1 Jesus went out from there and came into His hometown; and His disciples followed Him. 2 When the Sabbath came, He began to teach in the synagogue; and the many listeners were astonished, saying, “Where did this man get these things, and what is this wisdom given to Him, and such miracles as these performed by His hands? 3 “Is not this the carpenter, the son of Mary, and brother of James and Joses and Judas and Simon? Are not His sisters here with us?” And they took offense at Him. 4 Jesus said to them, “A prophet is not without honor except in his hometown and among his own relatives and in his own household.” 5 And He could do no miracle there except that He laid His hands on a few sick people and healed them. 6 And He wondered at their unbelief. And He was going around the villages teaching.
I’ve always thought this passage was strange…that is until I officially became a missionary. I suppose the thing that makes people question what is happening is when all of a sudden you have a drastic change in your life that is unexplainable. We tend to picture Jesus as the perfect child, turning water into baby’s milk and levitating His brothers for fun. While He might have been a good kid, “the perfect child” even, He was still a normal human being. Actually, even in this instance, Jesus is still perfectly human. The only difference is that He is empowered by the Holy Spirit. Yes, Jesus was God incarnate, but He was still fully man. The Apostle Paul explains this often missed point in Philippians 2:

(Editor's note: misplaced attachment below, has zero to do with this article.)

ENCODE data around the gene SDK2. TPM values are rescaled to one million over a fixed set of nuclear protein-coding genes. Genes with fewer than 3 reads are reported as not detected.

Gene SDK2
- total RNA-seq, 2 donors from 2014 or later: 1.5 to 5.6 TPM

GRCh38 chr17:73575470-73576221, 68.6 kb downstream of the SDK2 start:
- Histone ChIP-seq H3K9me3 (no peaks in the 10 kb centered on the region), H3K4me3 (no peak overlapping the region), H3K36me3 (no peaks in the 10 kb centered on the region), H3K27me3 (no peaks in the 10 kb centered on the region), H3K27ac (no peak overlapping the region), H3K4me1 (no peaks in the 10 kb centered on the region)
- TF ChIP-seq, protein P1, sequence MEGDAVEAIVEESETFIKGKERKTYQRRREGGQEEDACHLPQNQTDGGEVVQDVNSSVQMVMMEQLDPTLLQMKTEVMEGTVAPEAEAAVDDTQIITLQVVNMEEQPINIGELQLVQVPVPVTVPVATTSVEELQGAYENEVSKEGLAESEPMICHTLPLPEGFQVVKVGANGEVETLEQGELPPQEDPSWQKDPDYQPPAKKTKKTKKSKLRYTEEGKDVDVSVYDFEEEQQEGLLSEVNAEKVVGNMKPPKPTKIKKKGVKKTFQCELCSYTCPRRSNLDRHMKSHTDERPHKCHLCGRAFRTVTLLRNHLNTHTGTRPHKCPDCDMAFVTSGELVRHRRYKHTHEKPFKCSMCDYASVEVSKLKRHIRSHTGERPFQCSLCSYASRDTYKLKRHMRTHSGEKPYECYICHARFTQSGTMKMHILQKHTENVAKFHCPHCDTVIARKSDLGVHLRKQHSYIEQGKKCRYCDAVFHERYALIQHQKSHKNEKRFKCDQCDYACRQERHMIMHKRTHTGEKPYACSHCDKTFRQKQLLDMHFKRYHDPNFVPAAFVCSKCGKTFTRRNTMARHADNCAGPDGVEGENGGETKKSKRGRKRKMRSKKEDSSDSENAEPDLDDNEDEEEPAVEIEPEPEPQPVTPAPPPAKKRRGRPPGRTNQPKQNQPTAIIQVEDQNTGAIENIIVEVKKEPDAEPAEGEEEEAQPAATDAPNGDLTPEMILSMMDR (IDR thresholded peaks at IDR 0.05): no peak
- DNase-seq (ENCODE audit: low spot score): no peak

[quote]5 Have this attitude in yourselves which was also in Christ Jesus, 6 who, although He existed in the form of God, did not regard equality with God a thing to be grasped, 7 but emptied Himself, taking the form of a bond-servant, and being made in the likeness of men. 8 Being found in appearance as a man, He humbled Himself by becoming obedient to the point of death, even death on a cross. 9 For this reason also, God highly exalted Him, and bestowed on Him the name which is above every name, 10 so that at the name of Jesus EVERY KNEE WILL BOW, of those who are in heaven and on earth and under the earth, 11 and that every tongue will confess that Jesus Christ is Lord, to the glory of God the Father.[/quote]